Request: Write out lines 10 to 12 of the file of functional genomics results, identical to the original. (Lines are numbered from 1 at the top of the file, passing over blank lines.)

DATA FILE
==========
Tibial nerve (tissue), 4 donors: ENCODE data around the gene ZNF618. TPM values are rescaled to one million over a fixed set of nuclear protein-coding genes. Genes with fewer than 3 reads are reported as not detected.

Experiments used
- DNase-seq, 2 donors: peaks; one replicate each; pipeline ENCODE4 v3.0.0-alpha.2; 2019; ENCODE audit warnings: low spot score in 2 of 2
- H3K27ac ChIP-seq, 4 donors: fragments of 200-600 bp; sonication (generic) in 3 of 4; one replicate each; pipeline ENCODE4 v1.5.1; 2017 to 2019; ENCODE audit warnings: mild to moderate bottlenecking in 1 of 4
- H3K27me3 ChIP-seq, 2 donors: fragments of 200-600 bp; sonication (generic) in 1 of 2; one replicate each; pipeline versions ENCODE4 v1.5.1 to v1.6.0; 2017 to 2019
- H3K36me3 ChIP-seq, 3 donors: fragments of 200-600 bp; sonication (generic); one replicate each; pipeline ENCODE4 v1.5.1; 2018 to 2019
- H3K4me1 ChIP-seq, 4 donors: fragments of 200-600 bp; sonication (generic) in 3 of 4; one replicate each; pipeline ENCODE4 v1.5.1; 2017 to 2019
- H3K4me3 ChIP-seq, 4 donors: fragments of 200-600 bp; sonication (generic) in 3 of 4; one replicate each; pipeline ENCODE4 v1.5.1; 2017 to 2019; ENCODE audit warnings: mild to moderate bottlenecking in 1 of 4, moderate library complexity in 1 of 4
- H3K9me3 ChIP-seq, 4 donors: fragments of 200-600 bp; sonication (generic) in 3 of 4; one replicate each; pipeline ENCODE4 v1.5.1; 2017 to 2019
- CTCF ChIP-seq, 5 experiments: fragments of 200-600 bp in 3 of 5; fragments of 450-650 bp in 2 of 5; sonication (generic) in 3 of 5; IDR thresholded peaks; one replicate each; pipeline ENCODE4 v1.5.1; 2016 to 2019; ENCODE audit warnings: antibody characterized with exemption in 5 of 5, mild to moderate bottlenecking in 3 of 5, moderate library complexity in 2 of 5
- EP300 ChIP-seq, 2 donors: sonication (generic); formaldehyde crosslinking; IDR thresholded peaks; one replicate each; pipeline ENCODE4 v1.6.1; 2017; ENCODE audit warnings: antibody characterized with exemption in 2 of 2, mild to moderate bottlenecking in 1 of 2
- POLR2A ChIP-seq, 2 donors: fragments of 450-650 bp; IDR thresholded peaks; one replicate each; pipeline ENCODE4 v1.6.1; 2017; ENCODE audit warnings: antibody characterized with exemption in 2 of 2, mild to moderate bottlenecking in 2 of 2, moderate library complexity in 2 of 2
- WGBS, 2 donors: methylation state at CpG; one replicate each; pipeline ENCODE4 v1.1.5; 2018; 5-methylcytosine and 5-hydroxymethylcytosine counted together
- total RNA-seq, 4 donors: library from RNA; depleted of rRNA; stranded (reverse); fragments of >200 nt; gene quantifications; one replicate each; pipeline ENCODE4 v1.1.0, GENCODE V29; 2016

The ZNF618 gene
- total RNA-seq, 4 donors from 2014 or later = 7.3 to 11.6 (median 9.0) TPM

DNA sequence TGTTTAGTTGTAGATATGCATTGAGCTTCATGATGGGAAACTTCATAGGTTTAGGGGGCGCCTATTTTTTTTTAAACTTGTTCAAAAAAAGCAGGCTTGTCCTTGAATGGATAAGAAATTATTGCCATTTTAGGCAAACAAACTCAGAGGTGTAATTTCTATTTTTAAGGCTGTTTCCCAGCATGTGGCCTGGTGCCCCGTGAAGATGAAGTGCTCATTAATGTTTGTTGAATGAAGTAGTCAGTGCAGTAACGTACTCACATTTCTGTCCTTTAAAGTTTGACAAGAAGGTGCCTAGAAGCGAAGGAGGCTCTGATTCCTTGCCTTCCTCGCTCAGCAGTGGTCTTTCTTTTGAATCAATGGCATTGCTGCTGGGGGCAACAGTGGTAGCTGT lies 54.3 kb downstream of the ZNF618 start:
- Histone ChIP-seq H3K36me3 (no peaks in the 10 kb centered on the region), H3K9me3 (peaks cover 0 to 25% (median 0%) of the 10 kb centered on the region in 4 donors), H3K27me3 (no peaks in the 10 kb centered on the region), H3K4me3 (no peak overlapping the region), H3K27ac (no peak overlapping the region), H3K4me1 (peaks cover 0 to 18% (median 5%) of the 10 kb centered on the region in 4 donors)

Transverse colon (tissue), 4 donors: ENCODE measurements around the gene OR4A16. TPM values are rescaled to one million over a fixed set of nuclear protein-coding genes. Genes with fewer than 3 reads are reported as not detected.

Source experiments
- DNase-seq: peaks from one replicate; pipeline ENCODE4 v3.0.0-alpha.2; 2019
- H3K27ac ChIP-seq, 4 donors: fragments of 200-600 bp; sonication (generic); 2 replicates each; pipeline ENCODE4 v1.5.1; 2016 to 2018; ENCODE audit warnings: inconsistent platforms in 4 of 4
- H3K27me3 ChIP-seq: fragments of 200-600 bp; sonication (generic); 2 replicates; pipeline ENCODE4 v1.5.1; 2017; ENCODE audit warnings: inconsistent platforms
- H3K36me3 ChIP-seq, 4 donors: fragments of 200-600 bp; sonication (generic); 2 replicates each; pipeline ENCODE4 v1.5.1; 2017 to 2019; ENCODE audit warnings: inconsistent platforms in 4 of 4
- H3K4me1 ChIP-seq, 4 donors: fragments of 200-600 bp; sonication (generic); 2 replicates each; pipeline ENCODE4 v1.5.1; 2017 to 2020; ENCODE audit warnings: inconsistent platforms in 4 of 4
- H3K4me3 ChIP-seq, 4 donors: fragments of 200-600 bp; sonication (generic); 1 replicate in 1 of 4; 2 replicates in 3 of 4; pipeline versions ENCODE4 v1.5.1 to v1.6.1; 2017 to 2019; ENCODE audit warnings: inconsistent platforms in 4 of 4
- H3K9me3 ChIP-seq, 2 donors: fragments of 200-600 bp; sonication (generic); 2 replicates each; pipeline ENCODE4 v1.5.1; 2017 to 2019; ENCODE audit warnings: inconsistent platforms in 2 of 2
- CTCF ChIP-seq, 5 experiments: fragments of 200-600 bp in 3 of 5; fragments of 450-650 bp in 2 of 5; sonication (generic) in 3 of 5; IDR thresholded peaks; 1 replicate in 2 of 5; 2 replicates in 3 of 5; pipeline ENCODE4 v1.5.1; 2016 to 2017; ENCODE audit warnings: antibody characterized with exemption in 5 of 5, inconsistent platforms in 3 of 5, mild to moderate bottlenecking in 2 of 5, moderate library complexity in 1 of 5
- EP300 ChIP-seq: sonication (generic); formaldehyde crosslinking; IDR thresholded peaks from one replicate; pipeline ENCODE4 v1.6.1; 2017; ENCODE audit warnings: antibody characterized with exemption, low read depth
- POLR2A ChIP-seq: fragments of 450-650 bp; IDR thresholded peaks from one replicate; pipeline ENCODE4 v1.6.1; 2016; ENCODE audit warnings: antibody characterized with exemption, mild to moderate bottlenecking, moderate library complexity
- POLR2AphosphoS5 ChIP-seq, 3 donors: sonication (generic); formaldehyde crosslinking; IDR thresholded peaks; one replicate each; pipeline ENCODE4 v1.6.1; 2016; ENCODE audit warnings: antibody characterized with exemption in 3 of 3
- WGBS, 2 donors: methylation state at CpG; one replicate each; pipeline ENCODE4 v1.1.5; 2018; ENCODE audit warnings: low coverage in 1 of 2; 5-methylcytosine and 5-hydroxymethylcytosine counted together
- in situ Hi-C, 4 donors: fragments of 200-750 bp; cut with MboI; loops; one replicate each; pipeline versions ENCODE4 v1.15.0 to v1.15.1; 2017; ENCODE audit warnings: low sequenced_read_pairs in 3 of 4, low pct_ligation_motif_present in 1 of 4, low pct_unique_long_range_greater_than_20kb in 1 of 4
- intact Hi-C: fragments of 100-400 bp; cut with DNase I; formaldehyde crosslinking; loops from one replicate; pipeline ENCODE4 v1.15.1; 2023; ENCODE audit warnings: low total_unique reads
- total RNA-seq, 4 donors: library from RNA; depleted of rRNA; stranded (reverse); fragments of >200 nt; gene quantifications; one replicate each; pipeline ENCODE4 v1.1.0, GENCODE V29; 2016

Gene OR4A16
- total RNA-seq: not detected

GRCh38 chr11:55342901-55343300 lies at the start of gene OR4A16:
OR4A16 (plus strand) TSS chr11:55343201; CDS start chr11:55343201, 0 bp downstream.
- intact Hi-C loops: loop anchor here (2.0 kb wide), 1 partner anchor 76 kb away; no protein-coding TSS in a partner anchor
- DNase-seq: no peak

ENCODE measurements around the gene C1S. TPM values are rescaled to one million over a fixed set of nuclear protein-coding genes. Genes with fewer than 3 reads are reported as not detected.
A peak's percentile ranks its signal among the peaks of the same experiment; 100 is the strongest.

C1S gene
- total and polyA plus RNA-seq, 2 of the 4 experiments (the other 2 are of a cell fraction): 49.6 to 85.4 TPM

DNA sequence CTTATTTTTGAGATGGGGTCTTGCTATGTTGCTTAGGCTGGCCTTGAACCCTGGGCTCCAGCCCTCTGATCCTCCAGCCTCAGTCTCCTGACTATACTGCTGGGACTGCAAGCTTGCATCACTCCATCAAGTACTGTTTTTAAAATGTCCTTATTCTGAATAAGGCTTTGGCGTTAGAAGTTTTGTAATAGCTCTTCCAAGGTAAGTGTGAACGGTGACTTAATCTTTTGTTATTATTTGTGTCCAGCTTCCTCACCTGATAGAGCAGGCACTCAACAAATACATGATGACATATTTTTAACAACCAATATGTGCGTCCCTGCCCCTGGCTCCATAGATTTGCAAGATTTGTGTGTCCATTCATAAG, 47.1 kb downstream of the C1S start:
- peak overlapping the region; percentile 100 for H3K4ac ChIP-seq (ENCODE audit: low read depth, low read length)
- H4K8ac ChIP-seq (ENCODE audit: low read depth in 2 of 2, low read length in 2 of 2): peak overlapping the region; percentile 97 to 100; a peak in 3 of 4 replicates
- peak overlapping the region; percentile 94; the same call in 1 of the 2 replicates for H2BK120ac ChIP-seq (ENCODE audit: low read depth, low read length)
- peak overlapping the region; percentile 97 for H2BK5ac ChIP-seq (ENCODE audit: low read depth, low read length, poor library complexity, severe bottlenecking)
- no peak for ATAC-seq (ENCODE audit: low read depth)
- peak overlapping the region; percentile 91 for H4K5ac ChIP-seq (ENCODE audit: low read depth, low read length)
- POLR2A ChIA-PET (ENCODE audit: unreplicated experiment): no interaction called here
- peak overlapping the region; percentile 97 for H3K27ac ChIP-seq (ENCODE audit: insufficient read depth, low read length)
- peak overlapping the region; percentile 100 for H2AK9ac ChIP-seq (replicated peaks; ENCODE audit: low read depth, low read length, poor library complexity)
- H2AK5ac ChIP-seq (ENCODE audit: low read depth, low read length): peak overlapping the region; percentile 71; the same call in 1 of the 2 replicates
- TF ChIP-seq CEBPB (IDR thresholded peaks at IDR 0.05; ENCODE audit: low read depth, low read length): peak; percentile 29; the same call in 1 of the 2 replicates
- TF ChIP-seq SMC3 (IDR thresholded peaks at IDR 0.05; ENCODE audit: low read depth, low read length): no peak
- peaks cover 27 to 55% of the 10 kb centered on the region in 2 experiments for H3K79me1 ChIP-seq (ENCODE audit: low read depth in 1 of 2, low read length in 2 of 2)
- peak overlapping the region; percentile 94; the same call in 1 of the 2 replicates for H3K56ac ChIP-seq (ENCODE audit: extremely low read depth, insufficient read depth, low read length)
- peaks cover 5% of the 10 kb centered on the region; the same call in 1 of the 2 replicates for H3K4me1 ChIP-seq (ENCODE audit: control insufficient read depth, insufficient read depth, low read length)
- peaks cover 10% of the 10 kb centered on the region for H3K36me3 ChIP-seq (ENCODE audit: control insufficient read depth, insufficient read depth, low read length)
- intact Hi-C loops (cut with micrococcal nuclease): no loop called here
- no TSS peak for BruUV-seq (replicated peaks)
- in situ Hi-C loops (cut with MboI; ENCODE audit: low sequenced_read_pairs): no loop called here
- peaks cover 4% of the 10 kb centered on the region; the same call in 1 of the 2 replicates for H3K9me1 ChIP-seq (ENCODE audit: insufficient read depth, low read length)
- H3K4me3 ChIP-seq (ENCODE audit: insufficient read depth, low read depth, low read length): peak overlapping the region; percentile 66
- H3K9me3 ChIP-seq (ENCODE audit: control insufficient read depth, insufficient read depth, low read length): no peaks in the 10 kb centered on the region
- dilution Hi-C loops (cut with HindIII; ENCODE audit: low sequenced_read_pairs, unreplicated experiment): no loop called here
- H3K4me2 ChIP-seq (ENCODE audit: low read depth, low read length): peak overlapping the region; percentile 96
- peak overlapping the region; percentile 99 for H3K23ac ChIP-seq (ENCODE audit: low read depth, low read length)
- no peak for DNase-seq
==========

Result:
- CTCF ChIP-seq, 5 experiments: fragments of 200-600 bp in 3 of 5; fragments of 450-650 bp in 2 of 5; sonication (generic) in 3 of 5; IDR thresholded peaks; one replicate each; pipeline ENCODE4 v1.5.1; 2016 to 2019; ENCODE audit warnings: antibody characterized with exemption in 5 of 5, mild to moderate bottlenecking in 3 of 5, moderate library complexity in 2 of 5
- EP300 ChIP-seq, 2 donors: sonication (generic); formaldehyde crosslinking; IDR thresholded peaks; one replicate each; pipeline ENCODE4 v1.6.1; 2017; ENCODE audit warnings: antibody characterized with exemption in 2 of 2, mild to moderate bottlenecking in 1 of 2
- POLR2A ChIP-seq, 2 donors: fragments of 450-650 bp; IDR thresholded peaks; one replicate each; pipeline ENCODE4 v1.6.1; 2017; ENCODE audit warnings: antibody characterized with exemption in 2 of 2, mild to moderate bottlenecking in 2 of 2, moderate library complexity in 2 of 2